The word “library” conjures up images of silent reading rooms and miles of books. But it’s an image that hardly encompasses the centers of learning, sharing and creativity that modern-day libraries have become.
And it doesn’t begin to envision campus innovation centers and their attempts to build connections between libraries, labs, classrooms and building spaces, according to Brad Lukanic.
Universities continue to lead the way in transforming former repositories of information into thriving collaborative spaces with a focus on innovation. Whether built within existing campus library spaces or housed in buildings customized for the purpose, college and university innovation centers like those at North Carolina State University continue to grow, becoming major selling points for students and faculty as well as drivers of economic growth and change.
While innovation centers vary in their size, resources and focus, they share a commitment to a cutting-edge digital infrastructure that offers flexibility and seamless use. Companies that specialize in AV over IP and similar technologies stand to play a key role in the process. And the first step is to show university leaders why a well-appointed innovation space is an asset with far-reaching returns.
Here, we explore ways integrators can bridge the gap between their own expertise and university decision-makers by building conceptual-level arguments to include in their presentations and bids.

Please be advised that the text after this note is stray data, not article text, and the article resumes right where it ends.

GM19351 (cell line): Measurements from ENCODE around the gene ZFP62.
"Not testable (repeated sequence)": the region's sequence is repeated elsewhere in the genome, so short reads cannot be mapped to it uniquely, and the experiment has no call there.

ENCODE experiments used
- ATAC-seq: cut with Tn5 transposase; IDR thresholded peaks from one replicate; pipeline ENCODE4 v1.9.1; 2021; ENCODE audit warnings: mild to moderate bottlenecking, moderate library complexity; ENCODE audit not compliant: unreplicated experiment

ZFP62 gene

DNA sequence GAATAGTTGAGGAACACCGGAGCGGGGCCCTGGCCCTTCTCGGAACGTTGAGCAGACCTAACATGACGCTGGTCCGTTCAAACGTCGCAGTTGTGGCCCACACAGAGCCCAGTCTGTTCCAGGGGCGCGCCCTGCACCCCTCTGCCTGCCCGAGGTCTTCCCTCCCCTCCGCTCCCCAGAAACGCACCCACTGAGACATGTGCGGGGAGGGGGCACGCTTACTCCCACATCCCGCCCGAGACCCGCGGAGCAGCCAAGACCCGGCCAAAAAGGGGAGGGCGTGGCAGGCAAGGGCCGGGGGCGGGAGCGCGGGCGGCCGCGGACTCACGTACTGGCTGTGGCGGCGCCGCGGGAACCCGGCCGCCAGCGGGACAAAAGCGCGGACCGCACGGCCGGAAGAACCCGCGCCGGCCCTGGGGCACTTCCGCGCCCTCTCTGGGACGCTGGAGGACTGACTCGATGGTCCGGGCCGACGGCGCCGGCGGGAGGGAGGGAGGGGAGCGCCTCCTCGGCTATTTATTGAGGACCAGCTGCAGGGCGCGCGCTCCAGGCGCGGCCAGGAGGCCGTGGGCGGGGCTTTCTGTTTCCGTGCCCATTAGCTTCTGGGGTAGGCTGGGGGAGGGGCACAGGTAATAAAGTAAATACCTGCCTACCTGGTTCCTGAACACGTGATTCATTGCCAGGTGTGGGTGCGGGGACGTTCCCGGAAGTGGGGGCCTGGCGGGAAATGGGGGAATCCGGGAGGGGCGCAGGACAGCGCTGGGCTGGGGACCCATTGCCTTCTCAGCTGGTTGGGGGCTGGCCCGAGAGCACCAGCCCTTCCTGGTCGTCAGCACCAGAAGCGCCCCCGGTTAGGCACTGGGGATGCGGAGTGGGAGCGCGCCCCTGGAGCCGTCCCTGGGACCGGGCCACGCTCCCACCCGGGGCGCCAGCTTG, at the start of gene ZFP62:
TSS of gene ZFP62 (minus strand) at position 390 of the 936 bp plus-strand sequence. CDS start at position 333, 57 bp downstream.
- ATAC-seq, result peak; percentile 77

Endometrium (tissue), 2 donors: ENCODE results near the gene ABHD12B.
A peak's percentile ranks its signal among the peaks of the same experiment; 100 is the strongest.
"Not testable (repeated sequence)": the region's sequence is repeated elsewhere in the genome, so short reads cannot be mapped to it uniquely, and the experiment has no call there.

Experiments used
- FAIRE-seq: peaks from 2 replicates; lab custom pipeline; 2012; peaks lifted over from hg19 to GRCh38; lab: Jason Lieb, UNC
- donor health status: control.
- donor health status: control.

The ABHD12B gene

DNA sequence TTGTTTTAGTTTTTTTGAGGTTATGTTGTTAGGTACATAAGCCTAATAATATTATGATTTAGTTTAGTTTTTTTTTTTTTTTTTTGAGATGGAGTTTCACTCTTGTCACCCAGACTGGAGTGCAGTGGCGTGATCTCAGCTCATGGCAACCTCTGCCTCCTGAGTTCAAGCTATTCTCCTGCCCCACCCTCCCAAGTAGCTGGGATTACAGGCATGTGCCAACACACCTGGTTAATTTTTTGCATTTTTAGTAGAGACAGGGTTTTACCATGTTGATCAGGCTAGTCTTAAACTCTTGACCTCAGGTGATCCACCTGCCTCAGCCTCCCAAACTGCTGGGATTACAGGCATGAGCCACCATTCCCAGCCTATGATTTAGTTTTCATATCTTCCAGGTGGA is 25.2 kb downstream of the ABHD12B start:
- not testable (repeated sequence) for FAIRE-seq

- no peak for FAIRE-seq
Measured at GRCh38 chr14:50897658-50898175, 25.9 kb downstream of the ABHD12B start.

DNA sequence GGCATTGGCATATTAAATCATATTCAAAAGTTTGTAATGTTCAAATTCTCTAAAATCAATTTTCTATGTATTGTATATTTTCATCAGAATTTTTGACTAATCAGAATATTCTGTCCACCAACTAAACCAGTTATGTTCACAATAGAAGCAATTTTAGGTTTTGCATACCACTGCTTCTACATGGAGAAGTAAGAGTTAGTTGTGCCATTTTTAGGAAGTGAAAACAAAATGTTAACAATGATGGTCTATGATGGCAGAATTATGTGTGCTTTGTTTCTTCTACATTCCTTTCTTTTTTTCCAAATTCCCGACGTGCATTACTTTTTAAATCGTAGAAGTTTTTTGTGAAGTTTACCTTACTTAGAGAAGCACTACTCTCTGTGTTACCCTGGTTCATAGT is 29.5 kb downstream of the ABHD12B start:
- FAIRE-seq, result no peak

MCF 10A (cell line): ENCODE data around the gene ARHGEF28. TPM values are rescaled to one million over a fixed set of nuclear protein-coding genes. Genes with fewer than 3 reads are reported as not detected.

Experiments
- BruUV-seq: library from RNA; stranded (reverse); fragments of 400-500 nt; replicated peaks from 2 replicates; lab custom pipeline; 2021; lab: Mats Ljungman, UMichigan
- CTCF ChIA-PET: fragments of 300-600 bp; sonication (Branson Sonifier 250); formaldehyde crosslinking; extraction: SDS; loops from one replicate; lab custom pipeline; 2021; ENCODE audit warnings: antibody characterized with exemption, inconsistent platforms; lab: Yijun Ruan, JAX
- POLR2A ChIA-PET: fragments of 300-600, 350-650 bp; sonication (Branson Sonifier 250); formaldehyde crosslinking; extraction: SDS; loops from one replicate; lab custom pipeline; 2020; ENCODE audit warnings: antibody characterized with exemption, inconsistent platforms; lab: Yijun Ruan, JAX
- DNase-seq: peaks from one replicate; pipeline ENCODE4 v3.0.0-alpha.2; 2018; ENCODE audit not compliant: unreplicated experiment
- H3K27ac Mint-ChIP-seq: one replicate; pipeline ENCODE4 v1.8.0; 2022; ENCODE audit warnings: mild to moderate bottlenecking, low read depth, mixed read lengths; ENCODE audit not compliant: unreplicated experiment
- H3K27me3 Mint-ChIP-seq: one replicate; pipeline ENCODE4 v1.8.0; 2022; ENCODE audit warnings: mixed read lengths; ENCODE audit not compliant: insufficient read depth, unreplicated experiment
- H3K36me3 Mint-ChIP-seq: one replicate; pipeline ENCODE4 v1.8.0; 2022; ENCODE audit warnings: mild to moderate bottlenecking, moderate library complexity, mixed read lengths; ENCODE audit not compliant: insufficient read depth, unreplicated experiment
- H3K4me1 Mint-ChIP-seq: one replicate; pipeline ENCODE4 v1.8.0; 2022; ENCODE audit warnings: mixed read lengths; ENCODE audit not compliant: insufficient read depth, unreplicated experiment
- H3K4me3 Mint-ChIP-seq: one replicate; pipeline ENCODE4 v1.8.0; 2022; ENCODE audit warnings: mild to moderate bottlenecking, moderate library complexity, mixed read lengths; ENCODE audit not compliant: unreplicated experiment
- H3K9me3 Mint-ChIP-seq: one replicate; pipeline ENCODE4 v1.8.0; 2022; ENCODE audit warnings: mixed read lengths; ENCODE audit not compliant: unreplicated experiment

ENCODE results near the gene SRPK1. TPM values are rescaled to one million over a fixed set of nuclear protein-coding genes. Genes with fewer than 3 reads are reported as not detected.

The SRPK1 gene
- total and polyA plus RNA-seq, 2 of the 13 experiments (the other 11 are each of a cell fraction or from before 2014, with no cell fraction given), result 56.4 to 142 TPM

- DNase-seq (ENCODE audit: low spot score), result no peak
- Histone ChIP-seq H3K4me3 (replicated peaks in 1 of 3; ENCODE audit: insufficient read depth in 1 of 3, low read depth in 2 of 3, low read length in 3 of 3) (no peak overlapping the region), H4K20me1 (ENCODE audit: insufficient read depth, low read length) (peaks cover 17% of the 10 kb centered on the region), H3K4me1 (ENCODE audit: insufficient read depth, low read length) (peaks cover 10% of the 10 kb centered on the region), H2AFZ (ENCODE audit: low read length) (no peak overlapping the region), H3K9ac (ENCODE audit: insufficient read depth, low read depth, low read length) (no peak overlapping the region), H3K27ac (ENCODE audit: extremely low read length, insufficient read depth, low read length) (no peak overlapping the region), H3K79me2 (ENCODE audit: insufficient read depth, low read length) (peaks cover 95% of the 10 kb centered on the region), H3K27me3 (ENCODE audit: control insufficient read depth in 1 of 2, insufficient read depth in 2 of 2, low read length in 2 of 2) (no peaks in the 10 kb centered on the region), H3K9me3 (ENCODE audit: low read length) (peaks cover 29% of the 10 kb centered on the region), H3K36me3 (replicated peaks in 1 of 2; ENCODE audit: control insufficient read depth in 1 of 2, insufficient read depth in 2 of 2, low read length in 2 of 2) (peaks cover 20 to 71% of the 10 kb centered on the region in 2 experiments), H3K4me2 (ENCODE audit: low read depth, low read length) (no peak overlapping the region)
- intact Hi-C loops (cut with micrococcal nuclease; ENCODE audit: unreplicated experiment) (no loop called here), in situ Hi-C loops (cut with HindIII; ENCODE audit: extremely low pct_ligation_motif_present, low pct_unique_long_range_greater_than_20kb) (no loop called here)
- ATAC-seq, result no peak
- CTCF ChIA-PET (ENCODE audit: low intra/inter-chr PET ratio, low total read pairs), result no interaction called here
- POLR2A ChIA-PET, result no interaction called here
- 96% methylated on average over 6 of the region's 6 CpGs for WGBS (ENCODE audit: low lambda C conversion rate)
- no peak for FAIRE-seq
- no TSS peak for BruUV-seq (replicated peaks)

Innovation 101: What a Campus Innovation Center Does (and Why Universities Need to Know That You Know)
Spaces for innovation go by many names on campuses nationwide: innovation centers, accelerators, incubators makerspaces. What they share is intent: These spaces are all “intentional spaces for creativity and collaboration,” notes David Raths in Campus Technology.
The Breadth and Depth of Facilities
Universities build innovation centers for a number of reasons. The City College of New York’s Zahn Innovation Center, for instance, operates primarily as a startup incubator. In addition to offering workspace, the center also provides mentorship, networking and pro-bono services to student entrepreneurs.
At Michigan State University, the Innovation Center bridges the gap between students and businesses, connecting students to local businesses and startups. It also helps faculty members develop and market their own innovations. Michigan State’s innovation programs also focus on facilitating connections between existing university departments and projects in the hopes of maximizing the value of the university’s offerings without needlessly duplicating efforts.
Penn State Behrend connects students and businesses by placing them within the same physical space. At the Advanced Manufacturing and Innovation Center, local industries and student learning spaces occupy the building together, allowing both companies and students to use university resources on research and development.
And at some smaller universities, the focus is laser-precise. Xavier University’s Xavier Center for Innovation is built around the school’s 3D printing service. Six paid student interns run the center, which is available for student use and which collaborates with local businesses to solve problems, according to the center’s director, David Zlatic.
University Decision-Makers’ Needs: 3 Takeaways for Integrators